In cases where we observe poor incentive alignment, particularly in management receiving additional compensation for routine activities, we engage with the company and exercise our voting rights by opposing remuneration reports and other incentive packages during annual general meetings. The outcome of exercising these voting rights will largely depend on the number of voting shares we may hold in a company, and the extent to which other shareholders are like-minded in their view.

Transparency is key

The best incentive programs are transparent, measurable and easily comprehensible. High expectations for detailed, metricated disclosure and industry-specific tailoring underscore our commitment to transparency. During recent engagements in proxy voting seasons, as active and engaged investors we agitated for increased disclosure of short-term incentive performance indicators on a number of occasions. This also extended to pushing for greater transparency of long-term incentives, advocating for clear, objective measures such as relative shareholder return and earnings per share growth.

We scrutinise whether management targets are sufficiently challenging to warrant performance incentives, firmly believing that financial metrics should align with driving shareholder returns, echoing our philosophy that earnings drive share prices we believe earnings per share metrics are the optimal measure of long term performance.

Incentive case study: MVF

Monash IVF Group (MVF) operate what we believe is an example of a clear and easily comprehensible incentive program. The program’s strategic objectives of patient engagement, people engagement, doctor engagement, scientific success rates, domestic market growth and doctor acquisition/retention closely align with the key business growth drivers and shareholder return. Furthermore, for each strategic objective there are clear measures of success such as net promoter scores and employee engagement percentages. In line with best practice the company discloses the annual outcome on these measures so shareholders can easily assess if incentives have been earned. While the company has an allocation to non-financial objectives, 70% of short term incentives are financial in nature, allocated to earnings per share – which is our preferred measure of financial performance in line with our investment philosophy.

Parting thought

For smaller companies, board composition and appropriate remuneration structures are central to both governance and shareholder returns. As such they demand a nuanced evaluation of, inherent biases, independence and alignment with shareholders.

In our role as active owners, we consider it our responsibility to foster good corporate governance, ultimately aimed at enhancing returns for our clients. We aim to cultivate enduring relationships with the companies in our portfolio, intending to support them throughout their growth journey while concurrently building value for our clients.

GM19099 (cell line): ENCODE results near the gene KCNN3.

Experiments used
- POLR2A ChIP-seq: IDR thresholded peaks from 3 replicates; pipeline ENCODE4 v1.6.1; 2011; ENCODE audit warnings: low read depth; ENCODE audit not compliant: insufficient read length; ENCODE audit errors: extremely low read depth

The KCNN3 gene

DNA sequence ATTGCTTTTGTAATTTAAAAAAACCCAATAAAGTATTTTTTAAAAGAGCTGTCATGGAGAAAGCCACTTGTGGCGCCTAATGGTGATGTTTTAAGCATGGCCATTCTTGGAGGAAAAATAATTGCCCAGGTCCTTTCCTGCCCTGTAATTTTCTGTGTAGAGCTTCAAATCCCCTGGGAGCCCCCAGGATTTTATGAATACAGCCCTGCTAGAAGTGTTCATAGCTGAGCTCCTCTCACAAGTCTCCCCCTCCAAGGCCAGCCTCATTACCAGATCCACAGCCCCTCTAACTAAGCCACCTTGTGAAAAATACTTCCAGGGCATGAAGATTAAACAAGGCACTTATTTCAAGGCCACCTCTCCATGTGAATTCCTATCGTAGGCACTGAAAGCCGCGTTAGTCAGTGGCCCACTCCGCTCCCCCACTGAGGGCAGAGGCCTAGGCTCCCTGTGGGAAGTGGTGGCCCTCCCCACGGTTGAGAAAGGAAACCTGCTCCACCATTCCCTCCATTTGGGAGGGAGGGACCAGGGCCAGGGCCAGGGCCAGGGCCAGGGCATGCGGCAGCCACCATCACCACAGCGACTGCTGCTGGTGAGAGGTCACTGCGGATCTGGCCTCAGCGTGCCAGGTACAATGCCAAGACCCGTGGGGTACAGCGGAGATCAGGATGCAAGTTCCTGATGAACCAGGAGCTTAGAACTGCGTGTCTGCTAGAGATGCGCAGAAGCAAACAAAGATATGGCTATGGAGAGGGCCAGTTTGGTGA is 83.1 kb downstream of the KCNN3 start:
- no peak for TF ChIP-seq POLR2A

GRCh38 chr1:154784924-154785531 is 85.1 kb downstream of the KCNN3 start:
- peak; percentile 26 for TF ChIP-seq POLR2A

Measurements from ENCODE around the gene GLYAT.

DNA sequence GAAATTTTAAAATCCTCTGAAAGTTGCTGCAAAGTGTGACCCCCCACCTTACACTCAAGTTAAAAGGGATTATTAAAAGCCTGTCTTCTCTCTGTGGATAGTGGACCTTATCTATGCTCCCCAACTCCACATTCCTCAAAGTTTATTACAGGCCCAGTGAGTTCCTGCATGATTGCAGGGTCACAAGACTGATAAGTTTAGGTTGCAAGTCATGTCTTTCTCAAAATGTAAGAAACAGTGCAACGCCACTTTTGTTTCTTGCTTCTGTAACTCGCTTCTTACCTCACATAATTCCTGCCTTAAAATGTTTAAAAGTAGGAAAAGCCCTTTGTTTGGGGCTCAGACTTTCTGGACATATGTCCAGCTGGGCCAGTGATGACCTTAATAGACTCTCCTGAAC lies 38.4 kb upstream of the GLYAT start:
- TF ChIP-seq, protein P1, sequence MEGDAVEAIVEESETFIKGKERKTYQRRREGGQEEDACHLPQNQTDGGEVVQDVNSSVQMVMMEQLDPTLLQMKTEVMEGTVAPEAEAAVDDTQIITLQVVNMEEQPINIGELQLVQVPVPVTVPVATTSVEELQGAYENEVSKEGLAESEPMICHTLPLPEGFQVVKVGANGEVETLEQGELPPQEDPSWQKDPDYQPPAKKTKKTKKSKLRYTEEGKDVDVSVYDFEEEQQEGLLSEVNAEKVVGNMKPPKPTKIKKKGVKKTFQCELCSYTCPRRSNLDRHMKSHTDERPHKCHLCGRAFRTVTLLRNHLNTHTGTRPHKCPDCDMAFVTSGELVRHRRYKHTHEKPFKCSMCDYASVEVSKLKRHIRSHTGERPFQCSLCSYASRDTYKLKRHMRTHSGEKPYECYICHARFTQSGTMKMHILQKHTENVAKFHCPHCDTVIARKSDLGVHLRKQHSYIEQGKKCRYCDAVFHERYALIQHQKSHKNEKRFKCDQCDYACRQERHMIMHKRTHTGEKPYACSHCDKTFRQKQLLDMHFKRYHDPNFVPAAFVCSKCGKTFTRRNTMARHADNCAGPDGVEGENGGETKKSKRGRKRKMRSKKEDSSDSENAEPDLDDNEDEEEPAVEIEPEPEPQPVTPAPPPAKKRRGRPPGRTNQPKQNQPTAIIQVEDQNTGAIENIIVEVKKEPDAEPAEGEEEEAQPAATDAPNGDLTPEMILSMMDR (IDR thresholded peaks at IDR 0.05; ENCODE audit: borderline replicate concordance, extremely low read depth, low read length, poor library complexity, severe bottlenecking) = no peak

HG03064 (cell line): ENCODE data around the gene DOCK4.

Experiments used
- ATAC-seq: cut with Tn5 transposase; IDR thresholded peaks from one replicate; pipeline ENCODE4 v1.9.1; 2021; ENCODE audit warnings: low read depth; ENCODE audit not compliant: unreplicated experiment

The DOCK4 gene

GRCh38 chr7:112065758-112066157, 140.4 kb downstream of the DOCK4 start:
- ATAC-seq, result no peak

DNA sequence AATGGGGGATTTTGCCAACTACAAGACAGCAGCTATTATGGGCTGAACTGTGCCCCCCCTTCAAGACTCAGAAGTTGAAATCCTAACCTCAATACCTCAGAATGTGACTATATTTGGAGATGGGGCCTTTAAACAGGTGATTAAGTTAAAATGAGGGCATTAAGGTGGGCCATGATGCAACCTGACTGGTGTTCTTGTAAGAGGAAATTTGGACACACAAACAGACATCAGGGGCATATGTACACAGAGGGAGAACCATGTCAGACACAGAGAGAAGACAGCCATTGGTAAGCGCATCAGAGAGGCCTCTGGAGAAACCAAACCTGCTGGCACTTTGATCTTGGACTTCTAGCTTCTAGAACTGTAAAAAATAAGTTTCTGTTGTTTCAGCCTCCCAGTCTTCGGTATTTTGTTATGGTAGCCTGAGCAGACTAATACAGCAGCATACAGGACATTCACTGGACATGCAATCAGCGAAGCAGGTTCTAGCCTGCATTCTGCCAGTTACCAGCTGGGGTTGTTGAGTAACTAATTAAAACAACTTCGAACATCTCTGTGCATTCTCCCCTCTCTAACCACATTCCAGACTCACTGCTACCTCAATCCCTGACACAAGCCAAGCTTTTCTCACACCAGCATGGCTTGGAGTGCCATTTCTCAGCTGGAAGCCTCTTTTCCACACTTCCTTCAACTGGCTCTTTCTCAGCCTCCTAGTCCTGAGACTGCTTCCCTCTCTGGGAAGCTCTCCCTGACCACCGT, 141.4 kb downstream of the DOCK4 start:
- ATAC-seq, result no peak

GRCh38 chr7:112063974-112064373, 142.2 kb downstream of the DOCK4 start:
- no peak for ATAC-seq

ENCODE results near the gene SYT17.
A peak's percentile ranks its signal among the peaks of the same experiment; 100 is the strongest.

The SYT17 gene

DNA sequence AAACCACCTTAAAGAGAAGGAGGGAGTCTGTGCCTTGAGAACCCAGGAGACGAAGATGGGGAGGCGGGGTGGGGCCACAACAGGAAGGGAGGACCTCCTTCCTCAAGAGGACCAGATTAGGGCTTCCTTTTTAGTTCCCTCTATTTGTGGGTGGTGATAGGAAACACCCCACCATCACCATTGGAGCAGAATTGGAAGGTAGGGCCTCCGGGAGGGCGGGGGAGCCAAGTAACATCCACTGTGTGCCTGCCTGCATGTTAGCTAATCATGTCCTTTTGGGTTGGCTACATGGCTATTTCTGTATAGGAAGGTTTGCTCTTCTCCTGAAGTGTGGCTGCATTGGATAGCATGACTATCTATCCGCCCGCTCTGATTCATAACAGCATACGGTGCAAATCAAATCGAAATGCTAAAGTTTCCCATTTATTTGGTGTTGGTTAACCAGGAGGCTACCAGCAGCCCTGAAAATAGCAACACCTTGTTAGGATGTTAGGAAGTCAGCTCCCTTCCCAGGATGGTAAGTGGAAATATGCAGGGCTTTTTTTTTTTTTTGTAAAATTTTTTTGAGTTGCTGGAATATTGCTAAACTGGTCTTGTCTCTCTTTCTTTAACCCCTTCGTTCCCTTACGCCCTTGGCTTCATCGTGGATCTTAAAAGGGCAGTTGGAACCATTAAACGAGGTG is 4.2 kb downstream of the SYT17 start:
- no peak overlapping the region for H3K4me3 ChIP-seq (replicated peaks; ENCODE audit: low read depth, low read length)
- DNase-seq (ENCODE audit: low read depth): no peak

This information was prepared and issued by Maple-Brown Abbott Ltd ABN 73 001 208 564, Australian Financial Service Licence No. 237296 (“MBA”). This information must not be reproduced or transmitted in any form without the prior written consent of MBA. This information does not constitute investment advice or an investment recommendation of any kind and should not be relied upon as such. This information is general information only and it does not have regard to any person’s investment objectives, financial situation or needs. Before making any investment decision, you should seek independent investment, legal, tax, accounting or other professional advice as appropriate, and obtain the relevant Product Disclosure Statement and Target Market Determination for any financial product you are considering. This information does not constitute an offer or solicitation by anyone in any jurisdiction. This information is not an advertisement and is not directed at any person in any jurisdiction where the publication or availability of the information is prohibited or restricted by law. Past performance is not a reliable indicator of future performance. Any comments about investments are not a recommendation to buy, sell or hold. Any views expressed on individual stocks or other investments, or any forecasts or estimates, are point in time views and may be based on certain assumptions and qualifications not set out in part or in full in this information. The views and opinions contained herein are those of the authors as at the date of publication and are subject to change due to market and other conditions. Such views and opinions may not necessarily represent those expressed or reflected in other MBA communications, strategies or funds. Information derived from sources is believed to be accurate, however such information has not been independently verified and may be subject to assumptions and qualifications compiled by the relevant source and this information does not purport to provide a complete description of all or any such assumptions and qualifications. To the extent permitted by law, neither MBA, nor any of its related parties, directors or employees, make any representation or warranty as to the accuracy, completeness, reasonableness or reliability of the information contained herein, or accept liability or responsibility for any losses, whether direct, indirect or consequential, relating to, or arising from, the use or reliance on any part of this information. Neither MBA, nor any of its related parties, directors or employees, make any representation or give any guarantee as to the return of capital, performance, any specific rate of return, or the taxation consequences of, any investment. This information is current at 11 December 2023 and is subject to change at any time without notice. You can access MBA’s Financial Services Guide here for further information about any financial services or products which MBA may provide. © 2023 Maple-Brown Abbott Limited.